Read more...

The Girl in the Polka Dot Dress

At the time of her death in 2010, beloved author Beryl Bainbridge was working on this rollicking tale of a young Englishwoman who, in 1968, joins a man on a cross-country road trip through a turbulent America. Bainbridge's long-time friend and editor, Brendan King, picked up where the author left off, based on her manuscript and notes. This farewell offers us just what readers of novels like The Bottle Factory Outing have longed for: Bainbridge's sparkling wit, nuanced characters, and an engrossing story.

Read more...

Caravaggio

Certain classical-era painters speak to our current moment more forcefully than others. Sporting a transgressive biography -- in which sex and violence loom large -- to match a virtuosic, naturalistic style, Michelangelo Merisi da Caravaggio is one such epoch-leaping renegade. The four-hundredth anniversary last year of his mysterious death brings out fresh ruminations from Andrew Graham-Dixon, who casts his scholarly eye on the artist's headlong life and work.

Read more...

An Accident in August

The unsettling ambiance that still surrounds the death of Princess Diana is distilled down into the person of one imagined spectator in this tenth novel from French author Laurence Cossé, who posits the existence of an enigmatic female witness to the infamous crash. How one woman's life is upended by this chance happening forms the basis of this suspenseful and surprising page-turner that evokes the works of David Cronenberg and J. G. Ballard.

Read more...

This Beautiful Life

Ripped from current headlines, yet artfully enhanced, Helen Schulman's novel about the dire outcome of an adolescent sexting incident transcends mere journalism to become a Dreiserian examination of privilege, parenting, scandal, and cyberculture. One boy's mistakes reverberate throughout his family, community, and the interconnected global culture.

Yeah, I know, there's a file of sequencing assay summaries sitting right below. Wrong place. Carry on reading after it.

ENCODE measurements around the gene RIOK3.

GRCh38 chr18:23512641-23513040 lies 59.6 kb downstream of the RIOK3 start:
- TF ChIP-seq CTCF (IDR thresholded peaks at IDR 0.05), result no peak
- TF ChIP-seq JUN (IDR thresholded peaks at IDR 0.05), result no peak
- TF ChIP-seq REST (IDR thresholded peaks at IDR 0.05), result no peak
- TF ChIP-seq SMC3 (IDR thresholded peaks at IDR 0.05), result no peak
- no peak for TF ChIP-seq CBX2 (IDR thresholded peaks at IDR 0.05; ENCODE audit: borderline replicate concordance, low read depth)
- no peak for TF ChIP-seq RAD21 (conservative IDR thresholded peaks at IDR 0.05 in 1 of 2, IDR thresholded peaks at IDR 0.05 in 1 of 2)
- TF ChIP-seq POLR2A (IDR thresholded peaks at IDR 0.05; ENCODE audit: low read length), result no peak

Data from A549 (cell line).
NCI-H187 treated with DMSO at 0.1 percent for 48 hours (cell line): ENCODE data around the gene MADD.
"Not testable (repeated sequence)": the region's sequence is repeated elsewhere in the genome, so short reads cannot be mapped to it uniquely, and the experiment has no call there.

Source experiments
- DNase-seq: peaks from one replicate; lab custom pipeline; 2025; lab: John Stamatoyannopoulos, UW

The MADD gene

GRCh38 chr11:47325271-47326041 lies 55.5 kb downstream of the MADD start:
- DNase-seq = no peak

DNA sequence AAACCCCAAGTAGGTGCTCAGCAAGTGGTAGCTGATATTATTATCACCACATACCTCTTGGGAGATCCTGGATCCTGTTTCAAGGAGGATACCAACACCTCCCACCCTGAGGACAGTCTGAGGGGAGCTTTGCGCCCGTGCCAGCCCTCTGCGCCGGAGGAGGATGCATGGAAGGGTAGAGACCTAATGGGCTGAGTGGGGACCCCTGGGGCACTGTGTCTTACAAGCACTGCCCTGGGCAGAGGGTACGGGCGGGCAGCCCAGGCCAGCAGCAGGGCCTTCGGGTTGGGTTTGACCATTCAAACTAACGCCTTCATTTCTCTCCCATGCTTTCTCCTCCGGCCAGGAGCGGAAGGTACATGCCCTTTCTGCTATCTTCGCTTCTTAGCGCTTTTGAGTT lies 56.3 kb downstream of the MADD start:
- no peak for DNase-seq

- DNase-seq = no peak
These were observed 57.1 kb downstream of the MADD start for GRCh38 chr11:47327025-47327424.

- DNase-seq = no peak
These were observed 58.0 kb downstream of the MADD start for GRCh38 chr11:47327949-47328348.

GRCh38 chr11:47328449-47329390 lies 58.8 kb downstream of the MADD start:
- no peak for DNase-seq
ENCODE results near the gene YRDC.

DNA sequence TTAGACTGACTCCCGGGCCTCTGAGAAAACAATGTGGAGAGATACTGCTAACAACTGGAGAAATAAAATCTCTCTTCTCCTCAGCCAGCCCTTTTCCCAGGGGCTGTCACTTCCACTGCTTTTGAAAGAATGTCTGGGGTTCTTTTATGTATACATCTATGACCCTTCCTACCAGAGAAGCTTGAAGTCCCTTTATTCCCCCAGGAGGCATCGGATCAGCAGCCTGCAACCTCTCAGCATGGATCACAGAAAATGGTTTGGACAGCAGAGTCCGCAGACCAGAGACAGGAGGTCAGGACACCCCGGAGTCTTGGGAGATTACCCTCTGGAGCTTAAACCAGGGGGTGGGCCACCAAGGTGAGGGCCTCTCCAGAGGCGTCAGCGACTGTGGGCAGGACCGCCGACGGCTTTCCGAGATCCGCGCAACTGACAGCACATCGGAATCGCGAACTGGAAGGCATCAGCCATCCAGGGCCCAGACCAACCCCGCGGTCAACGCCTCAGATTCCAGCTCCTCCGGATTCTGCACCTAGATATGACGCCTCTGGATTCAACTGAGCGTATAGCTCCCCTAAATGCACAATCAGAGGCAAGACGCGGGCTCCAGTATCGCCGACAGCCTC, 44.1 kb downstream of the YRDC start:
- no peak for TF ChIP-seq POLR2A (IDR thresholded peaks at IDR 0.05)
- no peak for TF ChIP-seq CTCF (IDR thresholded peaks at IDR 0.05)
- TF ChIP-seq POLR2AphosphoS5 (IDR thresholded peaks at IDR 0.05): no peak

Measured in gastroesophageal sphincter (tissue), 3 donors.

Read more...

White Heat

Set on Canada's remote Ellesmere Island, this novel of suspense and intrigue follows Edie Kiglatuk, an Arctic guide by trade, half Inuit/half white by birth, who is forced to deal with several murders that conceal a plot to despoil the land she so loves. M. J. McGrath's portrait of Inuit society is rivaled only by Edie's thrilling adventures and the lush depiction of a starkly beautiful terrain.

Read more...

Blueprints for Building Better Girls

Don't be fooled by the playful title, there's a master architect at work here. Following up her searing debut, Use Me, with another sharp, smart collection of interconnected short tales, Elissa Schappell digs deep into the lives -- the concerns, conflicts, and complexities -- of women at various ages and stages. Honest, unflinching, and deeply affecting.

Read more...

The Great A&P

Anyone over a certain age automatically feels nostalgia at the sight of the fabled logo for A&P supermarkets. But behind the patina of yesteryear simplicity is a complex story of the one-time largest retailer in the world, forerunner of all the big-box enterprises that dominate commerce today. Marc Levinson tells the saga of A&P's birth, rise, dominance, and decline under the assault of many small legal woes.

Read more...

The Lantern

Reading like a blend of Daphne du Maurier, Umberto Eco, and Peter Mayle, this overstuffed gothic romp prompts hasty page-turning to discover whether lovers Dom and Eve will make a go of their relationship, and whether they will ever solve the many spooky mysteries of the house in southern France known as The Junipers, where ghosts roam and errant shadows cluster.

Read more...

The Sugar Barons

The history of the world can be traced through its most valuable commodities, one of which, for a time, was simple cane sugar. "White gold" funded the rise and fall of empires, shaping our modern geopolitical landscape and establishing the economic promise of the New World. The not-so-sweet nexus of all this greed and chicanery was the Caribbean, its history of slaves and masters, fortunes and failures portrayed brilliantly here by scholar and former West Indies citizen Matthew Parker.

Read more...

The League of Extraordinary Gentlemen

This latest installment in the exploits of Alan Moore's band of immortal protagonists from literature -- Haggard's Allan Quatermain, Stoker's Mina Harker, Woolf's Orlando, among others -- finds the crew far from the Victorian era of their birth and stranded in Swinging London circa 1969, at the mercy of a wicked, dying sorcerer looking to leap into a young body.  The vivid, Day-glo counterculture captured in Kevin O'Neill's brilliant art proves as deadly as any black magic in the Altamont-style climax.

Read more...

April 18: "[W]ould it be too bold to imagine that all warm-blooded animals have arisen from one living filament…?"

Donna Tartt's The Goldfinch is the winner of the 2014 Pulitzer Prize for Fiction. James Parker calls this Dickensian coming-of-age novel "an enveloping…

advertisement